This tutorial explains how to enable picture password in Windows 10. Picture password is yet another one of the many unique features first introduced by Windows 8, that Windows 10 improves upon. Extremely simple to use, picture password is exactly what it name says. It lets you use just about any image (your photo, a wallpaper etc.) as a password for the primary user account that you use to sign in to your Windows 10 computer. Not only is it easier to use, but a picture password also saves you from the hassle of having to remember yet another combination of numbers, alphabets and special symbols. And the best part is that you can use picture password, along with your regular password. Psyched? Let’s jump past the break, and find out how you can enable picture password in Windows 10.
So What Exactly Is A Picture Password?
As mentioned in the beginning of the article, a picture password is simply a password based on a digital image, as opposed to its regular text based variant. Introduced first in Window 8, a picture password is comprised of a combination of taps and gestures, registered in a particular sequence on the image chosen for the password. The position of the taps, as well as the direction in which the gestures are drawn also become a part of the password. Although primarily intended for touchscreen enabled devices, a picture password can be used just fine on a “regular” Windows 10 running computer, having traditional mouse and keyboard based input.
How To Enable Picture Password In Windows 10?
Enabling (and hence, setting) a picture password for your primary Windows user account is a lot easier than you think. The following illustrative steps should get you started:
Step 1: Open up the modern style PC Settings app, and select Users and accounts from the left column, having the listing of primary system settings.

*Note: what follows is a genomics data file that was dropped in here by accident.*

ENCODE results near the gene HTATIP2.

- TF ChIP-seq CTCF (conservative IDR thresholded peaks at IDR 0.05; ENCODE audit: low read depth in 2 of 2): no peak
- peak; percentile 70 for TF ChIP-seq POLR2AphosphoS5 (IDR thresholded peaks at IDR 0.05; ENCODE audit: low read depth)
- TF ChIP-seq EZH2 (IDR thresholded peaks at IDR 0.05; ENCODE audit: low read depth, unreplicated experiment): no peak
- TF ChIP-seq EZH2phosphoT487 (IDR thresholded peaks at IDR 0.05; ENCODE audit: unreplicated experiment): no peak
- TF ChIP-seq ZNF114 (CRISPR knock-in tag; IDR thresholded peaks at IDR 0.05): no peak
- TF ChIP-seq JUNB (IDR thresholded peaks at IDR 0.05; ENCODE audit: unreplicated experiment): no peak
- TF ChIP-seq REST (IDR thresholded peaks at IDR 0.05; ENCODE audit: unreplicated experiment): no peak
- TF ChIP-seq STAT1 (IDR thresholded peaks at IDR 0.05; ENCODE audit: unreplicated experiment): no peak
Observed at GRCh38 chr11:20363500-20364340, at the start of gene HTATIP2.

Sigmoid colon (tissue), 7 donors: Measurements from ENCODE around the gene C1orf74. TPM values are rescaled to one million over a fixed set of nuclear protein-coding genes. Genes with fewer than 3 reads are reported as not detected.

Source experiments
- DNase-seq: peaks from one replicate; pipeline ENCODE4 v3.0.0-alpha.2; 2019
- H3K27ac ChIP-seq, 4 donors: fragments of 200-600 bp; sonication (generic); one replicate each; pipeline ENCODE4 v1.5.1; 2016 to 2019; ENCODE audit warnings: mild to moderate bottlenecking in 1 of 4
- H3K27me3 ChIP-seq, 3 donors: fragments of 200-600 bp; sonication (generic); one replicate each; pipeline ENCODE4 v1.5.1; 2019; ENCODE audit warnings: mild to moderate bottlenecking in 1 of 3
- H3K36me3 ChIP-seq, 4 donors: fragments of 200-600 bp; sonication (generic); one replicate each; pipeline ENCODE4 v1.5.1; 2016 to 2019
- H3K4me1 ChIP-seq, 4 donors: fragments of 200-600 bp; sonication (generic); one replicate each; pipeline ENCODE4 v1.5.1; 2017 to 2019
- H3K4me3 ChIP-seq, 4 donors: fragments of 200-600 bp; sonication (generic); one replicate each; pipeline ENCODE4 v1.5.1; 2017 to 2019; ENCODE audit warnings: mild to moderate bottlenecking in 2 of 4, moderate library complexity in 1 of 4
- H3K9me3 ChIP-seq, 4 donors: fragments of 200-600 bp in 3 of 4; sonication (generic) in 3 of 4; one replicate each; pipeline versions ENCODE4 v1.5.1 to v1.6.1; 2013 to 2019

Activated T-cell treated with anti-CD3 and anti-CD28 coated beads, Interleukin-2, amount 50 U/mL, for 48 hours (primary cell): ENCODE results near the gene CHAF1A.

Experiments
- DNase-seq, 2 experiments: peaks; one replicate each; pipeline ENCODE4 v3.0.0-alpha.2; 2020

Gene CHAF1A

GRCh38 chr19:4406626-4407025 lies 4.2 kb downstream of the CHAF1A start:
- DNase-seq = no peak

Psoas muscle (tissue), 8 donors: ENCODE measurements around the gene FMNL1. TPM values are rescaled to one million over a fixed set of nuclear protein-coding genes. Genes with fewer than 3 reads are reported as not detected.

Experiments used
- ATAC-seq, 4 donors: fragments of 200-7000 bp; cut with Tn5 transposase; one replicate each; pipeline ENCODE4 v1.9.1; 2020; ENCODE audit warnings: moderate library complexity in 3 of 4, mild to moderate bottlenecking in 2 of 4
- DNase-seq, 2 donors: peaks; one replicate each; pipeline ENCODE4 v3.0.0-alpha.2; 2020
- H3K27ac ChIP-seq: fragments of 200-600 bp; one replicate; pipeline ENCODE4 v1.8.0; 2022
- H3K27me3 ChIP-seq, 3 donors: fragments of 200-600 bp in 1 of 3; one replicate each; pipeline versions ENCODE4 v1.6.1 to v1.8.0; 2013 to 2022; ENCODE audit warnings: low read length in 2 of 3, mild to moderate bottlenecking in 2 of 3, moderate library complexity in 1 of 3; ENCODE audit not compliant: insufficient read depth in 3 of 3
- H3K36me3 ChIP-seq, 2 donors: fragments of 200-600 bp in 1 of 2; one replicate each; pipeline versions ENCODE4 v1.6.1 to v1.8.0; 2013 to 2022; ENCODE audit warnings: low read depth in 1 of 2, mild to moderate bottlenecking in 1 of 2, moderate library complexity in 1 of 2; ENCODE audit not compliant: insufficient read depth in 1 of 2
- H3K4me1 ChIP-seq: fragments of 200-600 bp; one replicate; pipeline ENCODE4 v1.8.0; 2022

Step 2: From the Users and accounts section’s sub-option, select Sign-in options. You should see a couple of password related settings in the right column. To get started, click the Add button under the Picture password section.
Step 3: The picture password wizard should now start up (after you’ve verified your account by entering the account password). The left column of the wizard’s startup screen provides some general information about the picture password, whereas the right column displays a standard picture with animated gestures overlaid on it (check the screenshot below). To get started, click the Choose picture button.
Step 4: To begin with, you have to choose the background image for your picture password. Once you click on the Choose picture button, a modern UI file browser window will open up. You can use it to browse for, and select the image that you’d like to use for your picture password. You can choose just about any image (e.g. your own vacation photos, a wallpaper). Once the selected image appears for adding gestures, you can reposition it (via the mouse) to adjust the way it looks. Here’s a screenshot:
Step 5: Now comes the main part. Once you’ve selected the picture to be used for your picture password, the wizard will ask you to select three distinct points (indicated by the numbers 1,2 and 3 in the left column) on the image by clicking via the mouse (thus imitating the touch functionality of the touchscreen). Make sure you choose the three points in a way so that you can remember their positions on the image, as well as their sequence. Once you’ve chosen the points, the wizard will ask you to click on them again in the same sequence, to confirm the input.
That’s it! Once you successfully specify (and confirm) the three distinct points on the selected image, your picture password is all set to be used. From now on, whenever you login to your Windows account, you’ll be presented with this image. And to gain access to your account, you’ll have to click on the same three points in the same sequence. And you can even switch to the regular password prompt at the login screen. How cool is that?
Picture password in Windows 10 is quite a useful and at the same time, fun security feature. Not only does it provide a unique way of protecting your primary Windows account, it’s more secure as well. The fact that there is no textual input required makes it impervious to spying applications such as key loggers. And since it can work alongside your regular textual password just fine, you always have a way to access your account, even if you forget where to click on the image (as long as you don’t forget the regular password too!). So go ahead, give it a try. I’m sure you’ll be hooked.